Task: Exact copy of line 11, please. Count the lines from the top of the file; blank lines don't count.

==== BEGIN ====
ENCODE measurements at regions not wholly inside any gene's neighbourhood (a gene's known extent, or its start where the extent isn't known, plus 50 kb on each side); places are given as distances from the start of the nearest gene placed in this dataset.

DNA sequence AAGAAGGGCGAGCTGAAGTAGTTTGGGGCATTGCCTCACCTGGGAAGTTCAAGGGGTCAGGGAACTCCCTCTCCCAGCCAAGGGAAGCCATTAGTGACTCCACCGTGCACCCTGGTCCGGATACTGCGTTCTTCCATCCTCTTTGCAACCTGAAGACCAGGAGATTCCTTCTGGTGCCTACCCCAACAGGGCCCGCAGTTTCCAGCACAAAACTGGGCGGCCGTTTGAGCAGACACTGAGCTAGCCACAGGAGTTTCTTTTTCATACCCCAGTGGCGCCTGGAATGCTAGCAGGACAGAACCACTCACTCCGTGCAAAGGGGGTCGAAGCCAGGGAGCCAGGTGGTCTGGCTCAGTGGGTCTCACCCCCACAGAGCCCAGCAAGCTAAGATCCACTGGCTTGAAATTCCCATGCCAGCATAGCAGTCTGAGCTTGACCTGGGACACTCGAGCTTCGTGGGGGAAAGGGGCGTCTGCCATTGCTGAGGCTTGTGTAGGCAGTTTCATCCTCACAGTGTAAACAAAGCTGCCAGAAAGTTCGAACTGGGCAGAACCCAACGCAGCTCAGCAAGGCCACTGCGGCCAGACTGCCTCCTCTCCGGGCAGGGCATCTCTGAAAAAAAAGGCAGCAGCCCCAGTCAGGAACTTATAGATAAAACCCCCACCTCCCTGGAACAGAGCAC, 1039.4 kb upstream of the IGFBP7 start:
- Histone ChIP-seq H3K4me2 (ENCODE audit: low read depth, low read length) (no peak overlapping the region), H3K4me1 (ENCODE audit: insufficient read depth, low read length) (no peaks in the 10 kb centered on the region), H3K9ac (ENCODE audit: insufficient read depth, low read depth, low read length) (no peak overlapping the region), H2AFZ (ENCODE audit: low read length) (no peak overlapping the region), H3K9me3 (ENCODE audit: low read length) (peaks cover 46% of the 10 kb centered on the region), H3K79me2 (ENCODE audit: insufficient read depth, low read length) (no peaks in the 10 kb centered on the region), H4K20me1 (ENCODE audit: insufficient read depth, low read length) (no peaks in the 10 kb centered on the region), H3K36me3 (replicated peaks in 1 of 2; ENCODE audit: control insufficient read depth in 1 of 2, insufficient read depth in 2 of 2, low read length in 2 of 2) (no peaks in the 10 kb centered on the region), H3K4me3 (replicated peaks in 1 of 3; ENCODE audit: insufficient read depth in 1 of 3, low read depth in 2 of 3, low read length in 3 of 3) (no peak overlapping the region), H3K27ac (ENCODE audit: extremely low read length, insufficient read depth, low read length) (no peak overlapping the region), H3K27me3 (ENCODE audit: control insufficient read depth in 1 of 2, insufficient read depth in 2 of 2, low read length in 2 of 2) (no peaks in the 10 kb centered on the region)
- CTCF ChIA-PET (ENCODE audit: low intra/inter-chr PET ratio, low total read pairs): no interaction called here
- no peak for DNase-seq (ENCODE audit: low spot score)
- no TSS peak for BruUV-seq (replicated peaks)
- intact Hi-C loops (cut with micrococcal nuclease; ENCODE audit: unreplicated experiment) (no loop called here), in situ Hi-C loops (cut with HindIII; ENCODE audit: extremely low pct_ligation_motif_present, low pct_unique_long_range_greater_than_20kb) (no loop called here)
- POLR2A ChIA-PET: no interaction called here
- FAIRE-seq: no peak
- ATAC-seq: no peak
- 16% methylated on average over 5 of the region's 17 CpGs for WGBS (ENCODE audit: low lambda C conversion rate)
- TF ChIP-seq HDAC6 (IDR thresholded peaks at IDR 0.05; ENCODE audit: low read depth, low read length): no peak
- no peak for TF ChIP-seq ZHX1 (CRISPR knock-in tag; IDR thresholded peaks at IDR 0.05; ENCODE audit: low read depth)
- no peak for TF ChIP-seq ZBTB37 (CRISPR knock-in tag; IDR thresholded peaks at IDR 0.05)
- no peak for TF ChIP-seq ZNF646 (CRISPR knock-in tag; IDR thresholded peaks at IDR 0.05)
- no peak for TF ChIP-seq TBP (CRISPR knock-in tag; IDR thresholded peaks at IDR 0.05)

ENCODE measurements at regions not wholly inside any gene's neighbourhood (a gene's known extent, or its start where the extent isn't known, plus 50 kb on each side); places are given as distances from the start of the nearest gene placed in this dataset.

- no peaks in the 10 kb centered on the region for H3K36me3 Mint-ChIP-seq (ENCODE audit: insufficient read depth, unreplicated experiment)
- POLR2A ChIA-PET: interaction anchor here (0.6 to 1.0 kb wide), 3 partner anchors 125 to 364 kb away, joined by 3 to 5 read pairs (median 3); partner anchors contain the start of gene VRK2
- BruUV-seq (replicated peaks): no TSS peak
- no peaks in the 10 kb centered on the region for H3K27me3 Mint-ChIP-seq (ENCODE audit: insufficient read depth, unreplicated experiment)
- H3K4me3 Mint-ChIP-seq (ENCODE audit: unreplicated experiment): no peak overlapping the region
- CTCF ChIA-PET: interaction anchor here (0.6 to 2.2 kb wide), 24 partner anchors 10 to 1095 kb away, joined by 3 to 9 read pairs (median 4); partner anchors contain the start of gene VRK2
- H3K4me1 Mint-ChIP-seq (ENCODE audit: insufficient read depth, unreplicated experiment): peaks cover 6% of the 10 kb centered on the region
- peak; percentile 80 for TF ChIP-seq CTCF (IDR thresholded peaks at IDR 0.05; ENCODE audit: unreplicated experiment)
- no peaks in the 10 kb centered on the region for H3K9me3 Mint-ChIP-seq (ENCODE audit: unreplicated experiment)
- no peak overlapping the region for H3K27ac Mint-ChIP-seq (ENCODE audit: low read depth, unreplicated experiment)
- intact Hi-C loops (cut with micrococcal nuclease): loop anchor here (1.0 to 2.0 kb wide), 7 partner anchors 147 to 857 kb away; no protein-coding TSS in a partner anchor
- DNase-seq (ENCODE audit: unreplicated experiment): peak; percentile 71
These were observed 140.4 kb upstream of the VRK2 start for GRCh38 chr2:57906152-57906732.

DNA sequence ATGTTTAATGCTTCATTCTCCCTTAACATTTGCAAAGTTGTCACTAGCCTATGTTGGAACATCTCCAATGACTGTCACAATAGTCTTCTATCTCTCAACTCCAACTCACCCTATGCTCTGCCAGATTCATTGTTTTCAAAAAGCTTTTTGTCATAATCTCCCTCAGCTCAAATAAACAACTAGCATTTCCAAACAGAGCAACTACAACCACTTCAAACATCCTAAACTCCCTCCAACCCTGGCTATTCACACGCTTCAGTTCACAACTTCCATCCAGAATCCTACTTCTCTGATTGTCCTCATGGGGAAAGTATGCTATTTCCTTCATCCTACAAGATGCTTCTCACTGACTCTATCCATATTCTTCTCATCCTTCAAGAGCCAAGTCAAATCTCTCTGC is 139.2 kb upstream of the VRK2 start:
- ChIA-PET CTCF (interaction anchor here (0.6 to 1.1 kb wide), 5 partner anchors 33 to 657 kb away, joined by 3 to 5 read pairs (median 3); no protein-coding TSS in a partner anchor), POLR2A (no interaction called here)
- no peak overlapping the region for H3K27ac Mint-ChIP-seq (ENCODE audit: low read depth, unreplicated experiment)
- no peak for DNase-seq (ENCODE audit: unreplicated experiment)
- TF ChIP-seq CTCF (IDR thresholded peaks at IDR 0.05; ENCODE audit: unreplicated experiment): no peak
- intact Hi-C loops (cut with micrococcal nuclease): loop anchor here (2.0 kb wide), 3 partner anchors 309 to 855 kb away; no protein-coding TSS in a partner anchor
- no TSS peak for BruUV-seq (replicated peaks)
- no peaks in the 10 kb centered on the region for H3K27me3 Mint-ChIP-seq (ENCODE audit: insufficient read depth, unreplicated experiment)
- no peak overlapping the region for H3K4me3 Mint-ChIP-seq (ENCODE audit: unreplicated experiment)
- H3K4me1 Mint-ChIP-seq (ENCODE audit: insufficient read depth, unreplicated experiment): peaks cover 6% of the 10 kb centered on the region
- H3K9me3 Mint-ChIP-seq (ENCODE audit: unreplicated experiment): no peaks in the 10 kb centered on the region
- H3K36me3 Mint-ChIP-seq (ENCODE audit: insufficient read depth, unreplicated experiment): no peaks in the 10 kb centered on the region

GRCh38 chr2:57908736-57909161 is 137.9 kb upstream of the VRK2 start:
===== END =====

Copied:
- 16% methylated on average over 5 of the region's 17 CpGs for WGBS (ENCODE audit: low lambda C conversion rate)